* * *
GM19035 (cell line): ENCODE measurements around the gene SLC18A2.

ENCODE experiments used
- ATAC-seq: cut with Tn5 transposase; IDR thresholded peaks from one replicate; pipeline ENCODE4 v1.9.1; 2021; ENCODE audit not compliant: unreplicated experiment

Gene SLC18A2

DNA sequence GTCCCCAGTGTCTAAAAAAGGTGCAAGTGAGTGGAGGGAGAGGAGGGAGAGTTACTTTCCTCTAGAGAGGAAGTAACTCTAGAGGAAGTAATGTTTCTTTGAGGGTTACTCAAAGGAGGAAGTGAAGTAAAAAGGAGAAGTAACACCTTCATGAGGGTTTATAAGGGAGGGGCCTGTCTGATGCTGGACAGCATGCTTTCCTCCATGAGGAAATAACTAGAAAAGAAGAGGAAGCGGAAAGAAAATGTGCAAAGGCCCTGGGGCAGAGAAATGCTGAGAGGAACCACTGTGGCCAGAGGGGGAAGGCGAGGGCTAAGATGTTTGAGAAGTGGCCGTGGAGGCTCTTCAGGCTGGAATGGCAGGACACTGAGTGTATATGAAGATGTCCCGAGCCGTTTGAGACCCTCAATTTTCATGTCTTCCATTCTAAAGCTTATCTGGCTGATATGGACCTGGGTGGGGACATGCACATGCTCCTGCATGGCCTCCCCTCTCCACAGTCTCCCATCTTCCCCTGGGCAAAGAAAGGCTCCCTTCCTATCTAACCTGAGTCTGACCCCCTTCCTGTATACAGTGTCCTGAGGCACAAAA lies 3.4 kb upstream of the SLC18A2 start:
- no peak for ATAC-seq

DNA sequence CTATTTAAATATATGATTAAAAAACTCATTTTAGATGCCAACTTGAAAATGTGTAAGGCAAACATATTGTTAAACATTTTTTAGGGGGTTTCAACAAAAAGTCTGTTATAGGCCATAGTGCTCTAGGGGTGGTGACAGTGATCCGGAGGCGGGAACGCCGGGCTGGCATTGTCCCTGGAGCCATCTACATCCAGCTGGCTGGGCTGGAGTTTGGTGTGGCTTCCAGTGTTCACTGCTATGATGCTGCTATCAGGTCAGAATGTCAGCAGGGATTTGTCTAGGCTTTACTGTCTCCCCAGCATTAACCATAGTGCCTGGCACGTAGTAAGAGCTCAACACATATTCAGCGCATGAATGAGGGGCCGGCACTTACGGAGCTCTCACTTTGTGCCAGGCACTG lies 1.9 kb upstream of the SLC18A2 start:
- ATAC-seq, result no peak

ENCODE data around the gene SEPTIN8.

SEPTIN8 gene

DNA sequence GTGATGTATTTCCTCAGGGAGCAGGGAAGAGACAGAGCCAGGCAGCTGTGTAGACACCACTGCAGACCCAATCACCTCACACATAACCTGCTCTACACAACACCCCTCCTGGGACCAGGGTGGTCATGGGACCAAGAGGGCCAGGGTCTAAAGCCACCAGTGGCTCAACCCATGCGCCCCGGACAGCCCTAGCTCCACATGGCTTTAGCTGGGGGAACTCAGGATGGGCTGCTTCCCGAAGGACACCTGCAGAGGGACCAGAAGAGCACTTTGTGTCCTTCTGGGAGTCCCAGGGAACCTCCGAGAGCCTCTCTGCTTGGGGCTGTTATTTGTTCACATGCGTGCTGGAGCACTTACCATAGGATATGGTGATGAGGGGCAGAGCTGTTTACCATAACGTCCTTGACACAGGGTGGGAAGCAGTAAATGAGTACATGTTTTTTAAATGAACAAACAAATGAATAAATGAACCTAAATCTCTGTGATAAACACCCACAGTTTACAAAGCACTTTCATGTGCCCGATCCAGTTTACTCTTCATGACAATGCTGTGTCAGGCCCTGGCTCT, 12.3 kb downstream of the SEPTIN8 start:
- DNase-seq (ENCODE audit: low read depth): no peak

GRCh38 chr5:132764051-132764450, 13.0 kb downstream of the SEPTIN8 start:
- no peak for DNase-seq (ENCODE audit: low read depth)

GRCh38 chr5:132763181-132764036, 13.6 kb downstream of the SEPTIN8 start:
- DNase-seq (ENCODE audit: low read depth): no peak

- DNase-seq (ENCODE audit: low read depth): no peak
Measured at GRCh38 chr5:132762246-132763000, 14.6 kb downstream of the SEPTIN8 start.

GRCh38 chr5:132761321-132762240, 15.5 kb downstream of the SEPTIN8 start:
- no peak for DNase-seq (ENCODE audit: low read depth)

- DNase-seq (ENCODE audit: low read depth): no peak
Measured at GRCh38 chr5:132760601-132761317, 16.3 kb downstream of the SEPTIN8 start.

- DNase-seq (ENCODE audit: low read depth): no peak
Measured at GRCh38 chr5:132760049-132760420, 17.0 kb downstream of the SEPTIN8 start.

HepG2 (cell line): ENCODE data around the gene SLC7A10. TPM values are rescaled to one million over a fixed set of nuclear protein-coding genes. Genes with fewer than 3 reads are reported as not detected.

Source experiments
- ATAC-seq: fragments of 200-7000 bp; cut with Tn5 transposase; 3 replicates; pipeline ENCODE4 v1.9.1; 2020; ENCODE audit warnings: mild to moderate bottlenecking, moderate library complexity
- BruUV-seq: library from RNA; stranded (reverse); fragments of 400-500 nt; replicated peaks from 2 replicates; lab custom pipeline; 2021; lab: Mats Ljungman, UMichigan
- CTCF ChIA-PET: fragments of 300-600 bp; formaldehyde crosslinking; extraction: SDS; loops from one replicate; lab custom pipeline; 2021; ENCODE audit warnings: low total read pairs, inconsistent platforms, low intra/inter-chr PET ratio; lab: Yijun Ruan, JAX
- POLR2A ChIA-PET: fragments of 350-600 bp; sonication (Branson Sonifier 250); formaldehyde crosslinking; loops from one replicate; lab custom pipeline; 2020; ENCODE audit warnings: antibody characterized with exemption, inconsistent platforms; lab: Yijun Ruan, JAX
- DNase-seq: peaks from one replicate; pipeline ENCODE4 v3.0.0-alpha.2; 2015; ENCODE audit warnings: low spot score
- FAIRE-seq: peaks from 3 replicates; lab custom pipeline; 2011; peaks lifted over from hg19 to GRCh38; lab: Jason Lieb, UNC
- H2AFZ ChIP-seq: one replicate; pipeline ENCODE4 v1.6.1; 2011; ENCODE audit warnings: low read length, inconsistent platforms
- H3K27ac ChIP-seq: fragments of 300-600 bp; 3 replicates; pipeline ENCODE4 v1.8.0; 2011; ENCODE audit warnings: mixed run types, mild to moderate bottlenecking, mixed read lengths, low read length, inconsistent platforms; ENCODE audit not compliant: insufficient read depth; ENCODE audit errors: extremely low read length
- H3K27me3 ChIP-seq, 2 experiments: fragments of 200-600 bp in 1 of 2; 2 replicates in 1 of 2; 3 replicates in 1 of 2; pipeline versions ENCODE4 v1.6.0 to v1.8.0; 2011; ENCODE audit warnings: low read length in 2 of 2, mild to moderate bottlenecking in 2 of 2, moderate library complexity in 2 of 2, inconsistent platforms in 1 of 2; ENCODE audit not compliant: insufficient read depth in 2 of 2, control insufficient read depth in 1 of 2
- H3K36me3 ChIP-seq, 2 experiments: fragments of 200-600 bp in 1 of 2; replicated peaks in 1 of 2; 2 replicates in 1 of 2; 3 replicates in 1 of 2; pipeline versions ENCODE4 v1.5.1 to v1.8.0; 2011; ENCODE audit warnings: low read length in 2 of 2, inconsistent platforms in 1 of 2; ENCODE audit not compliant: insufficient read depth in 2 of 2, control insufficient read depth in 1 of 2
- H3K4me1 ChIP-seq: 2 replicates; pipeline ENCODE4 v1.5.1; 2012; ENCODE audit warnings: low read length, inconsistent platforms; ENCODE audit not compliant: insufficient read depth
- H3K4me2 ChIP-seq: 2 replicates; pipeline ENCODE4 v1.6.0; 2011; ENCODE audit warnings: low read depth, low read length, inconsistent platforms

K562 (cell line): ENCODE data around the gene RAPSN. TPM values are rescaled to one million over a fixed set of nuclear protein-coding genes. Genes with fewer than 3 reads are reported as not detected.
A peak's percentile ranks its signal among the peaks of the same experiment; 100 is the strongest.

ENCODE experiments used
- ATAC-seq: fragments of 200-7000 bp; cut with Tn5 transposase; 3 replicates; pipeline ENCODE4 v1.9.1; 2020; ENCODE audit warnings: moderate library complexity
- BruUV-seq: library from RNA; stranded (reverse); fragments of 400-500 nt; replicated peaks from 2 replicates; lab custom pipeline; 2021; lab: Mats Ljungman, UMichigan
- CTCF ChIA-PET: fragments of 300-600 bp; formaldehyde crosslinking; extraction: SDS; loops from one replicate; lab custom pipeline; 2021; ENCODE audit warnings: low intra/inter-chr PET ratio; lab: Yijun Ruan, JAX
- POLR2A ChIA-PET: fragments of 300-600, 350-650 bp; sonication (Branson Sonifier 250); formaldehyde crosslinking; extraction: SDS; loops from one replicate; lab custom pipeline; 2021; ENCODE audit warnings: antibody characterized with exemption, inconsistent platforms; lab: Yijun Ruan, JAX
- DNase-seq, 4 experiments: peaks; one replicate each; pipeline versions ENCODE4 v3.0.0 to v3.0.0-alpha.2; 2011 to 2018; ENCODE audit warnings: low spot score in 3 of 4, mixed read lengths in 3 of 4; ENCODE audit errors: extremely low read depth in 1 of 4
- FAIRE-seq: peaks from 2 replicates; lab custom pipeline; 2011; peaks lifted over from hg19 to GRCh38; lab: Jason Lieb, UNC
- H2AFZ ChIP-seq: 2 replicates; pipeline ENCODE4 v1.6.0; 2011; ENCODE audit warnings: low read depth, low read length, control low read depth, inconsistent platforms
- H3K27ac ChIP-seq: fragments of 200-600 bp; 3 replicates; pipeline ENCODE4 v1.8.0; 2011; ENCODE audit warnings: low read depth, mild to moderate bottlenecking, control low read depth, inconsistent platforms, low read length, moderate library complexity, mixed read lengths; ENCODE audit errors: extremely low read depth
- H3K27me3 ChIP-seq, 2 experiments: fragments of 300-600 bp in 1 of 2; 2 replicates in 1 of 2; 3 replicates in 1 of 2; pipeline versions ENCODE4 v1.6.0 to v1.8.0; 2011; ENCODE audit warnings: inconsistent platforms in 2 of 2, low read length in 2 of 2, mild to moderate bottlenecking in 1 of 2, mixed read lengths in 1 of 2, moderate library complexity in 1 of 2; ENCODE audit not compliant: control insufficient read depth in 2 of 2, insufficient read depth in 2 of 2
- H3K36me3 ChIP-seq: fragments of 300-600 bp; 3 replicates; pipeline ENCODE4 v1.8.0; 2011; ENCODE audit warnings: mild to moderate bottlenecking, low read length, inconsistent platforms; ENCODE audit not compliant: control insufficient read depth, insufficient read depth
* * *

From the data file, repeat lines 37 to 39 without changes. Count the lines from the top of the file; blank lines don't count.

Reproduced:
- H3K4me1 ChIP-seq: 2 replicates; pipeline ENCODE4 v1.5.1; 2012; ENCODE audit warnings: low read length, inconsistent platforms; ENCODE audit not compliant: insufficient read depth
- H3K4me2 ChIP-seq: 2 replicates; pipeline ENCODE4 v1.6.0; 2011; ENCODE audit warnings: low read depth, low read length, inconsistent platforms

K562 (cell line): ENCODE data around the gene RAPSN. TPM values are rescaled to one million over a fixed set of nuclear protein-coding genes. Genes with fewer than 3 reads are reported as not detected.